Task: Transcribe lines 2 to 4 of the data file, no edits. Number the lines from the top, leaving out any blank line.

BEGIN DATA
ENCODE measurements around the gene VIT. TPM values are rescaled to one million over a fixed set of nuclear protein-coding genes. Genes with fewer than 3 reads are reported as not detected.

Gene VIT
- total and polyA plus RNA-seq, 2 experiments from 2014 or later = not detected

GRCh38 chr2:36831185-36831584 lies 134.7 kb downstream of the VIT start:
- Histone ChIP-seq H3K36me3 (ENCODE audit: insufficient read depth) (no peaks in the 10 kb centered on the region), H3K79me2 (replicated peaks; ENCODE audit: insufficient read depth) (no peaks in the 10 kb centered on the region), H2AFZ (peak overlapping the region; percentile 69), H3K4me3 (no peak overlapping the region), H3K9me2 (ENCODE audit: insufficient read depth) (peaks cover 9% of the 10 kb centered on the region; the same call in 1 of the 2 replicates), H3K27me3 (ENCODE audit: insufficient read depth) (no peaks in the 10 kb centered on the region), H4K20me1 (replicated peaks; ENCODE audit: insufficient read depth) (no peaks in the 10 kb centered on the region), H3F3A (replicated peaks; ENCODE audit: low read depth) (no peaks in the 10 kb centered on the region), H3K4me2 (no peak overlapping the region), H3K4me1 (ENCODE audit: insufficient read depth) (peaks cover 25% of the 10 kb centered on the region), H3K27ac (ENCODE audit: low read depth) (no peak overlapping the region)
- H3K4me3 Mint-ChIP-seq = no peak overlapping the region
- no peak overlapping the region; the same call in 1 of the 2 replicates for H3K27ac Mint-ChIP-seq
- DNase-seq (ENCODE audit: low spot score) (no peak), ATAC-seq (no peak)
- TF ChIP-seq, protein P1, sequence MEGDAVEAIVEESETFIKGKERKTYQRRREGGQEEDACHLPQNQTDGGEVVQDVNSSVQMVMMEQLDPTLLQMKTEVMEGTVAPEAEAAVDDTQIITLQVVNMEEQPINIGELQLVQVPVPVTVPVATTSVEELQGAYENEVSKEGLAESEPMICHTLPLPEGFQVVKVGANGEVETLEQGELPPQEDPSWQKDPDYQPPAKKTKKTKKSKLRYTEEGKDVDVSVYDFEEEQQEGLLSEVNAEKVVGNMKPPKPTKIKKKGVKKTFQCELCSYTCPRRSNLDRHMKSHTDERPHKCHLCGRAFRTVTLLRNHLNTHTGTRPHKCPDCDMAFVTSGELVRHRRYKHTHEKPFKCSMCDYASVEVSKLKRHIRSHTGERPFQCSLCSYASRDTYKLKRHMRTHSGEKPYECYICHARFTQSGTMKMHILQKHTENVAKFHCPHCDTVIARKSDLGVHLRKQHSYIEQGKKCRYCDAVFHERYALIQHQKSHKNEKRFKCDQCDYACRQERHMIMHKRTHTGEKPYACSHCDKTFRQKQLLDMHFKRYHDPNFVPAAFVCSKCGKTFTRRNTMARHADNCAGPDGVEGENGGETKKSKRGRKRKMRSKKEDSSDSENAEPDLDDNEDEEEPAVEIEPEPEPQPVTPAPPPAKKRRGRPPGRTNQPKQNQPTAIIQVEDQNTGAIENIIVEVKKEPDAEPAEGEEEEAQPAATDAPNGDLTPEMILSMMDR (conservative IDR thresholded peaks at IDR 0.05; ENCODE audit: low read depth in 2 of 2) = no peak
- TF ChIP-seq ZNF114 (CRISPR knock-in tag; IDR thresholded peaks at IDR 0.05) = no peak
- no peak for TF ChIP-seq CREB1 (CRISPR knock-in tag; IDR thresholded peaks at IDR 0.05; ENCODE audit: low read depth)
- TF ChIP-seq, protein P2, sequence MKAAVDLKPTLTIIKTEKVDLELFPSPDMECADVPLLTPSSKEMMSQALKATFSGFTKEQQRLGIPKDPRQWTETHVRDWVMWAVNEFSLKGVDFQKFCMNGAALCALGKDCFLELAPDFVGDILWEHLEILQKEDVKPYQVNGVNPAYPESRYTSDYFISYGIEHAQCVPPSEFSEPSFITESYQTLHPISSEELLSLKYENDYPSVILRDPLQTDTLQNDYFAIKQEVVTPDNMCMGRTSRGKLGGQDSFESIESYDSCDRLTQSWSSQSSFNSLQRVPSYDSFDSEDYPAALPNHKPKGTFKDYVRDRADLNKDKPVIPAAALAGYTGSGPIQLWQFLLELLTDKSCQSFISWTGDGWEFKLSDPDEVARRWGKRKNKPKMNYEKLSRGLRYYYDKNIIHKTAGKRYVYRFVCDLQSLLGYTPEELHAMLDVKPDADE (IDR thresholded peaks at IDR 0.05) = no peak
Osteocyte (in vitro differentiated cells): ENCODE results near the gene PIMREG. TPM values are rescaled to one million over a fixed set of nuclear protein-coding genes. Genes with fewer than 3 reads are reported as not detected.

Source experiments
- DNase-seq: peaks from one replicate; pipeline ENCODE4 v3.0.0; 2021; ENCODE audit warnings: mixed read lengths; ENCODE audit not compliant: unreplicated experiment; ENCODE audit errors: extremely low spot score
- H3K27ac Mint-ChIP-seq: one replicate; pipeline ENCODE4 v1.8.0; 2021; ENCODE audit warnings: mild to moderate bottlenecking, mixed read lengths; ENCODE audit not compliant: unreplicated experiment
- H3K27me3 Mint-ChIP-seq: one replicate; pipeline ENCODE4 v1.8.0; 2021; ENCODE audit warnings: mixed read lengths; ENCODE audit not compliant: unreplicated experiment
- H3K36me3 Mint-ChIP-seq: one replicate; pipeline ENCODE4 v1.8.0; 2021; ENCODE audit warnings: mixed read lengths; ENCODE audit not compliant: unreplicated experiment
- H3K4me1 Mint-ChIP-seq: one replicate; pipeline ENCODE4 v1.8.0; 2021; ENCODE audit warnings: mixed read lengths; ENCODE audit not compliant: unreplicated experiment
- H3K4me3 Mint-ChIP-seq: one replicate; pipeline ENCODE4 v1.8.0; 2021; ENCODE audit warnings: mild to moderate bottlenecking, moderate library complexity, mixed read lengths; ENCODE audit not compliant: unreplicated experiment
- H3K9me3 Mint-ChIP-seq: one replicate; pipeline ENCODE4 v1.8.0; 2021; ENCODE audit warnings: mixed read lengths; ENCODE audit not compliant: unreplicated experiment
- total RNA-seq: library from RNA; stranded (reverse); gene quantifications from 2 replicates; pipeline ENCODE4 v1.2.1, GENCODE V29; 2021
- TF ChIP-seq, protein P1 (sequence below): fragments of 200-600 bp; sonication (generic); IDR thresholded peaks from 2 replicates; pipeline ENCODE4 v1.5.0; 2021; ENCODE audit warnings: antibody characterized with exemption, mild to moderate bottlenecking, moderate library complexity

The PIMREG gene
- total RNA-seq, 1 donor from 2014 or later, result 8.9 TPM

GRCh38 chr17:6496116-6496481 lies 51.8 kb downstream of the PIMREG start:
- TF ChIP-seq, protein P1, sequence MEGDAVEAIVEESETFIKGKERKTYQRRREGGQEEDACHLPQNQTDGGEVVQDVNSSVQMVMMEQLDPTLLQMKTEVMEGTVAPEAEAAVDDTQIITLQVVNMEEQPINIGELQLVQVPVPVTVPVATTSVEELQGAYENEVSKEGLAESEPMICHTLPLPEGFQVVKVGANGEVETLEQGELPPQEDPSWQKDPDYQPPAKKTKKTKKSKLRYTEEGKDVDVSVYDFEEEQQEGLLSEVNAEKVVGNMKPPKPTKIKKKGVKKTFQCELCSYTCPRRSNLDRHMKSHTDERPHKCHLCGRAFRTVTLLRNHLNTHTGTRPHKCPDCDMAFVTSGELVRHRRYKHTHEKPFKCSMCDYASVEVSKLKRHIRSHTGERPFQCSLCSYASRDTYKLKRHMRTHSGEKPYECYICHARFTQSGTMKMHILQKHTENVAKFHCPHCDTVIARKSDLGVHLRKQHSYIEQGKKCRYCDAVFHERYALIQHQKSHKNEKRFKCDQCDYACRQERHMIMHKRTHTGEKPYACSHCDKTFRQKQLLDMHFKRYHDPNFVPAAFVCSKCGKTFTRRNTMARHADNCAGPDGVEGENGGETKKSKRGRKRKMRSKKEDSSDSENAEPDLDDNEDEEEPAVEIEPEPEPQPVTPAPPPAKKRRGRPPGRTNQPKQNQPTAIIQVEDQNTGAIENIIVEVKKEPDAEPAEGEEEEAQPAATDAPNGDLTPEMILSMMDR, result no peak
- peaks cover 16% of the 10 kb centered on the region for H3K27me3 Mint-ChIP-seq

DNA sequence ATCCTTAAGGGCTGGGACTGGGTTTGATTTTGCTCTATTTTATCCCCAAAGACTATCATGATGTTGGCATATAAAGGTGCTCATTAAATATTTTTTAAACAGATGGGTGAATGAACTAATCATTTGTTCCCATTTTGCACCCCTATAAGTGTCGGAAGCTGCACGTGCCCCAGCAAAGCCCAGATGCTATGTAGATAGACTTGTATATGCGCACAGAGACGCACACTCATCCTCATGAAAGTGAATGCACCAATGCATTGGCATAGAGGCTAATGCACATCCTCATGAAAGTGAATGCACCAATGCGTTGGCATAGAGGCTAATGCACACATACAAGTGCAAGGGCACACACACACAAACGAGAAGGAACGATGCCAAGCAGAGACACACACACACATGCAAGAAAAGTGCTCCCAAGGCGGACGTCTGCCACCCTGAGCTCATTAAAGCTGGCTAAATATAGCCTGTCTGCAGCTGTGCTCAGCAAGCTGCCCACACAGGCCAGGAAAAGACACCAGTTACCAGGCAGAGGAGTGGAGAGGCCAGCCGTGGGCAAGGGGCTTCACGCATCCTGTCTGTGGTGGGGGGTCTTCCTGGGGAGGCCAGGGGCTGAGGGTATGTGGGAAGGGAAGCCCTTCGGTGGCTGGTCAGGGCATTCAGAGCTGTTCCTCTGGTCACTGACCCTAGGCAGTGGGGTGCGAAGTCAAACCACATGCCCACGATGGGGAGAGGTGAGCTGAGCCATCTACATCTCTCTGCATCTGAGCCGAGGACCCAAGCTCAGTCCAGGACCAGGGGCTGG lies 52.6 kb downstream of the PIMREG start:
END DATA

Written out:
Gene VIT
- total and polyA plus RNA-seq, 2 experiments from 2014 or later = not detected

GRCh38 chr2:36831185-36831584 lies 134.7 kb downstream of the VIT start: